And this pattern continues today, perhaps more obviously than ever before, not only in the bizarre, chaotic and damaging pontificate of Pope Francis but now as it is being carried on with his encouragement by his chosen subordinates running the Synod of Bishops. In reading of the outrageous behaviour of Cardinal Baldisseri and his staff at the Synod secretariat in Edward Pentin’s book, “The Rigging of a Vatican Synod,” one cannot help but be reminded of schoolyard bullies, enabled and emboldened by a neglectful or even complicit school administration. Or worse, what comes to mind is a massively, brutally dysfunctional family in which the father cares nothing for the children being abused by older siblings and uncles. In which, ultimately, the father is understood by everyone to be responsible for the abuse, but everyone is terrified to admit it.

As every still-believing Catholic knows, whether Traditionalist or not, the abuse of the faithful began immediately after the close of the Council. The destruction of the liturgy and the frenzy of iconoclasm happened in some places in a shocking matter of weeks. After that, until the end of the reign of Paul VI and through the Long Interval of John Paul II and Benedict XVI, Catholics slowly learned not to trust the inconsistent, random and haphazard responses from Rome.

After years of outrages against the Faith, one egregiously modernist bishop would be threatened with disciplinary measures, that would then fail to materialize – as in the case of Raymond Hunthausen of Seattle – while another famous offender in the neighbouring diocese – a Remi de Roo in Victoria, a Roger Mahoney in Los Angeles or a Rembert Weakland in Milwaukee –  would be left entirely alone for decades, cheerfully grinding down to nothing the life of the Faith in his own see, leaving a trail of human wreckage behind them.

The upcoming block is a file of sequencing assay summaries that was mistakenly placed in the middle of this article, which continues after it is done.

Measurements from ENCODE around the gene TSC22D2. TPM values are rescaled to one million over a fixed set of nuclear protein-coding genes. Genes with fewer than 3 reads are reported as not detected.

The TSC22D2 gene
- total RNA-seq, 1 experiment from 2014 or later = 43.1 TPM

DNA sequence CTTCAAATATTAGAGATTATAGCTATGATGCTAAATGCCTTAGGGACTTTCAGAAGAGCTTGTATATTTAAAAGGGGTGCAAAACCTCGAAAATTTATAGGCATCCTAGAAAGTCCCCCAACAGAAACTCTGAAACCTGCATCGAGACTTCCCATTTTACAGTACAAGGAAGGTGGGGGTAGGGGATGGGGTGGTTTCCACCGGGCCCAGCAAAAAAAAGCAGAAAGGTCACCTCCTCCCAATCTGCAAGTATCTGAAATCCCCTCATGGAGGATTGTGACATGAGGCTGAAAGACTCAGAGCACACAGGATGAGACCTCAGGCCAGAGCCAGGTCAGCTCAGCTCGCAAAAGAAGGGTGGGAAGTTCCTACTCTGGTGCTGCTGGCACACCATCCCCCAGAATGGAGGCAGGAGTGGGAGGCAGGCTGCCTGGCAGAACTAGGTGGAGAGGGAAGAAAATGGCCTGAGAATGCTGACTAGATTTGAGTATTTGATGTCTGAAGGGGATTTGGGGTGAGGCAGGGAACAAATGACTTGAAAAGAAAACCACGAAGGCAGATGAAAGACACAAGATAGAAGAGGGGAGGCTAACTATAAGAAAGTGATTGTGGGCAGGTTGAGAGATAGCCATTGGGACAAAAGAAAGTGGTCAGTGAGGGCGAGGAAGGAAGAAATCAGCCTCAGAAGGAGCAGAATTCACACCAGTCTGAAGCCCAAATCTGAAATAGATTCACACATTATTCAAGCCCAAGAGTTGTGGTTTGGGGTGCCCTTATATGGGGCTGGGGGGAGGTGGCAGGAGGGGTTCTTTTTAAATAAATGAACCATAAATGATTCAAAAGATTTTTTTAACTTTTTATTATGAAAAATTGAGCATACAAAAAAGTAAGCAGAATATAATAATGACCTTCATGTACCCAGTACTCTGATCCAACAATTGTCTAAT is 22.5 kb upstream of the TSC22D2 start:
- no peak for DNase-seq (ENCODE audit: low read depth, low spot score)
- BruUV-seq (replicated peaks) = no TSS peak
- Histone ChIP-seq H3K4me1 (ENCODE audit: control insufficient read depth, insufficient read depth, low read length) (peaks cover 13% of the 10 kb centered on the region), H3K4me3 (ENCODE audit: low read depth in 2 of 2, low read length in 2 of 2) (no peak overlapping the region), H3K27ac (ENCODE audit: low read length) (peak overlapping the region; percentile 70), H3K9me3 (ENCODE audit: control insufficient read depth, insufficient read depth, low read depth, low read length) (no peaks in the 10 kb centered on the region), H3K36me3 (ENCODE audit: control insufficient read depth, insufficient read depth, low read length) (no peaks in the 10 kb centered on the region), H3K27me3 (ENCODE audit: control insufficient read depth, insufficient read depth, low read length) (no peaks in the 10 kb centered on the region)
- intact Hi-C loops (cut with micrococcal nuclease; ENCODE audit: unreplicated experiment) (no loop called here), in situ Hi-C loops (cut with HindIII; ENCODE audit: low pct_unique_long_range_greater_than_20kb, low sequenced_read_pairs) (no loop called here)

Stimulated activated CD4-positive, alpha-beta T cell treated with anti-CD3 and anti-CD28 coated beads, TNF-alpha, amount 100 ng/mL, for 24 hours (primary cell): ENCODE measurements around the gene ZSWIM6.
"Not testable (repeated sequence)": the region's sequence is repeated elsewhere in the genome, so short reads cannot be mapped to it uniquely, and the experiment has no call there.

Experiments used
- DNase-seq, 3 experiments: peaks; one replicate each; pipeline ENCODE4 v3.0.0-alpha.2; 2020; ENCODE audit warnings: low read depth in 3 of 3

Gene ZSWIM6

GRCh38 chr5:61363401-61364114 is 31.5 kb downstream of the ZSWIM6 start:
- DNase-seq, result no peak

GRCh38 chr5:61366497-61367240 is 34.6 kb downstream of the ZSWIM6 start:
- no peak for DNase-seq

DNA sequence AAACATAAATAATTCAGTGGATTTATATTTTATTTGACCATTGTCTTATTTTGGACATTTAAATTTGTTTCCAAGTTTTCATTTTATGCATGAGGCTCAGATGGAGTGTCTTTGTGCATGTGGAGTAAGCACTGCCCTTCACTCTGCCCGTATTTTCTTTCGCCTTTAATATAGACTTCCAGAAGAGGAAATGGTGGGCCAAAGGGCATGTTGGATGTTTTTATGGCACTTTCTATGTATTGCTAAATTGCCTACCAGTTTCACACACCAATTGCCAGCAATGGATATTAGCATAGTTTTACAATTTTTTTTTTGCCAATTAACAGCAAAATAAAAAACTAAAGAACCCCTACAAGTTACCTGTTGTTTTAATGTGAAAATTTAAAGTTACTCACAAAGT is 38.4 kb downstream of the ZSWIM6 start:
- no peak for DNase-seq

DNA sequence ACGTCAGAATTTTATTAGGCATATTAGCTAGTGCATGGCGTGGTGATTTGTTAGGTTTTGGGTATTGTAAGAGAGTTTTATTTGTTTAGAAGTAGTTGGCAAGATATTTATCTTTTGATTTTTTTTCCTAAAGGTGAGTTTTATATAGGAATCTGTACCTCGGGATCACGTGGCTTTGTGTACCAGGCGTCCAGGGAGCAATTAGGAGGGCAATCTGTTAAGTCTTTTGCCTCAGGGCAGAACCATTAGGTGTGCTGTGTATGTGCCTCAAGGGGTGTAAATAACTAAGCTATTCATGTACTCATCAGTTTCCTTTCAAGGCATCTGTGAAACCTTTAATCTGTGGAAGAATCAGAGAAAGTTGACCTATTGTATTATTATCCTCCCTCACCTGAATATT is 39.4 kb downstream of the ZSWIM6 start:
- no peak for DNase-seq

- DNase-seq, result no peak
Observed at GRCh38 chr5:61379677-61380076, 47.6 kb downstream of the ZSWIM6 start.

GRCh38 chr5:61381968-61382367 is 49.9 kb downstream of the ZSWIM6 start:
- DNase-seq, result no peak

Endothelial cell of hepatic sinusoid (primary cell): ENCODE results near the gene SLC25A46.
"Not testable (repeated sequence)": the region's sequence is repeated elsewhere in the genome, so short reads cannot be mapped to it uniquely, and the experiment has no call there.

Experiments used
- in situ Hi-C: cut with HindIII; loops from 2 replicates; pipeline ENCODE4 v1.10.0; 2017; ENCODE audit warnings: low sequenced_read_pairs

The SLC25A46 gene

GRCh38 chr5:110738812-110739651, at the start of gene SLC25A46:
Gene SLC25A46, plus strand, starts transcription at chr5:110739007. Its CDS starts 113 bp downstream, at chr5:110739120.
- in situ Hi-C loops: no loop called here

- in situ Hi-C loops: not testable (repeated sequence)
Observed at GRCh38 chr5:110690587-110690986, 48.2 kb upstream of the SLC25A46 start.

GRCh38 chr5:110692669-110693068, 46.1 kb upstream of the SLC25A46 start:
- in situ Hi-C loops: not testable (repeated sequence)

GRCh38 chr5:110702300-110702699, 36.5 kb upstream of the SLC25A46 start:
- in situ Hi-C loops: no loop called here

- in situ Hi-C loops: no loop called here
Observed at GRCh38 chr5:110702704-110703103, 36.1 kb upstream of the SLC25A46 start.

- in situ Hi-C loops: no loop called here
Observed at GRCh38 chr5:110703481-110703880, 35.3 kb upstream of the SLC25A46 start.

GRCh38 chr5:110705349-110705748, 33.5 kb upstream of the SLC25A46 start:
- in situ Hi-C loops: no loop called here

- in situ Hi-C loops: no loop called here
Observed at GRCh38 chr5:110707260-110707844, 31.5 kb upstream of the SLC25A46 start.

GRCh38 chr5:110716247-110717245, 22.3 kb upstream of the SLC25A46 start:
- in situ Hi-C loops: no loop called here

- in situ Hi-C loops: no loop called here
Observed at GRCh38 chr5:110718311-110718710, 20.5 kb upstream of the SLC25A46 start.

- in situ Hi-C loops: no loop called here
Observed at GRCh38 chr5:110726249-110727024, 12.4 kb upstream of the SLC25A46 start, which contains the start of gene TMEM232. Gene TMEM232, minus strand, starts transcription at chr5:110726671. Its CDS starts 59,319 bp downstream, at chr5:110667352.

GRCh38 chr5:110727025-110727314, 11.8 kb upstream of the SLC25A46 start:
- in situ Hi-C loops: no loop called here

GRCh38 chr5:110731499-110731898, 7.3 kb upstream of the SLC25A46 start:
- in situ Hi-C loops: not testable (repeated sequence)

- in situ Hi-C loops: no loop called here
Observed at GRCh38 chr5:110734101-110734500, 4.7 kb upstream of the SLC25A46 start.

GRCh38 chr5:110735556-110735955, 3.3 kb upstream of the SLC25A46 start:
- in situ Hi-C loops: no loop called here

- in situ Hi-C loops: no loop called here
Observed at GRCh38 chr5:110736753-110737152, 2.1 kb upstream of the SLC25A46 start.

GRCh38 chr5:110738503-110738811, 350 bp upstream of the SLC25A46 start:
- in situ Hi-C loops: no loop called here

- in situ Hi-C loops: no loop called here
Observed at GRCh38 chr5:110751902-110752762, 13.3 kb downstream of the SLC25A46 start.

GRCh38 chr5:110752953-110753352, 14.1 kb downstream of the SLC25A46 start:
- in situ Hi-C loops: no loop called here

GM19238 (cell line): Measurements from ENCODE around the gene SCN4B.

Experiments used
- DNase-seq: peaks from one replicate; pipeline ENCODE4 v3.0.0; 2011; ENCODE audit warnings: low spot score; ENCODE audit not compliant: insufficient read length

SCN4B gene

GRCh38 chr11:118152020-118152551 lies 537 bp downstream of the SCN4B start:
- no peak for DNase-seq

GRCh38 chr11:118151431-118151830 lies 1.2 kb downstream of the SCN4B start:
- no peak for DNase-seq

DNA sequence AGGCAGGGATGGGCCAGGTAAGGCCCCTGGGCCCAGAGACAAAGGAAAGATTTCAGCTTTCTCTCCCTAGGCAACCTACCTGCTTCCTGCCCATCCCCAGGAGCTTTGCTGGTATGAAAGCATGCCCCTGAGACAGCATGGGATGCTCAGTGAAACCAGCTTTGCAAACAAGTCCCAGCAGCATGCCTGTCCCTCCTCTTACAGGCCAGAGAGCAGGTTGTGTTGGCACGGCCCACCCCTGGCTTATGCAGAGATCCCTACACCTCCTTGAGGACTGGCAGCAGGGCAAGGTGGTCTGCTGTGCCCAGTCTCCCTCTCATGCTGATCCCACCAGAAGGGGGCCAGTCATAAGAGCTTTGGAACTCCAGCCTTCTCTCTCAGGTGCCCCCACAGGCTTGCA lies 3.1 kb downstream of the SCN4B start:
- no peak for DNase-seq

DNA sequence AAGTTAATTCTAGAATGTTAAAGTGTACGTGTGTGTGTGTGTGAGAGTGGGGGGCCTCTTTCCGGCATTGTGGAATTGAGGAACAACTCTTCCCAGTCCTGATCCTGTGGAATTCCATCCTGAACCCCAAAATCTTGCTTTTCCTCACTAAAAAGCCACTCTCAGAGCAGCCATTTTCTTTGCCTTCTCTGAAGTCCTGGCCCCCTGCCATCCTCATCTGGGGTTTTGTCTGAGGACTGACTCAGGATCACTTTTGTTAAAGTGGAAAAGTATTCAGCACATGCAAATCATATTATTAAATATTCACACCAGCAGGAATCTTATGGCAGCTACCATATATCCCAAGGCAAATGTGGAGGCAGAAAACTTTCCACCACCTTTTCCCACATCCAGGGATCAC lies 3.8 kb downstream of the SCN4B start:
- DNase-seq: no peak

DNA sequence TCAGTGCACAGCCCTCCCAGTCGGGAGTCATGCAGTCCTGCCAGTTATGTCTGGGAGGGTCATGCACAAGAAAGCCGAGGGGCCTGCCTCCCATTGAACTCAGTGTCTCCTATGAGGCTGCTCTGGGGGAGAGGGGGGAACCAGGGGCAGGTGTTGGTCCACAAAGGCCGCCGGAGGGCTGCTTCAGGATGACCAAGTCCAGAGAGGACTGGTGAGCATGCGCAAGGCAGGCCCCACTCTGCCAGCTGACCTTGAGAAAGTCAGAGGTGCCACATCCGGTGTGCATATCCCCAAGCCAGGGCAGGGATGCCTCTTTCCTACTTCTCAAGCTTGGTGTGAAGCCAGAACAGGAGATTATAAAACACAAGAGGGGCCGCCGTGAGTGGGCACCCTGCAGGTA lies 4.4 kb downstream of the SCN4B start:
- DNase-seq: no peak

Liturgical abuses would be corrected ad hoc here and there, only eventually to be officially approved, as in the notorious cases of Communion in the hand and altar girls. One religious order engaged in wacky leftist or pro-abortion political lobbying or wild neo-pagan paraliturgies would receive a smack on the nose from the Vatican’s rolled-up newspaper, while the one next door, doing exactly the same, or worse, would carry on uninterrupted.

Weary years became weary decades in which every institution in the Church crumbled into dereliction under the “great” John Paul II, while letters to either local bishops or Rome elicited either more abuse or silence. And all through this, while uncounted millions simply gave up their faith, the phenomenon grew of the remaining believers, the abuse survivors, desperately insisting that the problem lay at the diocesan level, that “the Vatican” and the pope remained bastions, havens of orthodoxy. Precisely the reaction of abused children or spouses defending the one responsible for the abuse.

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This habit of looking to Rome was eventually to grow into the phenomenon of “papal positivism” we see manifest today. But for 26 years there was effectively no functioning central authority in the Church, and what discipline was available came at random from individual members of the Curia, like Joseph Ratzinger. John Paul II, while he may have written much, exhorted frequently and spoken eloquently in defence of the Church’s teaching on the sanctity of life and the family, was silent on or even opposed in his actions crucial teaching on ecclesiology and liturgy. And in the end even his exhortations proved effectively meaningless out of his complete lack of willingness to enforce them.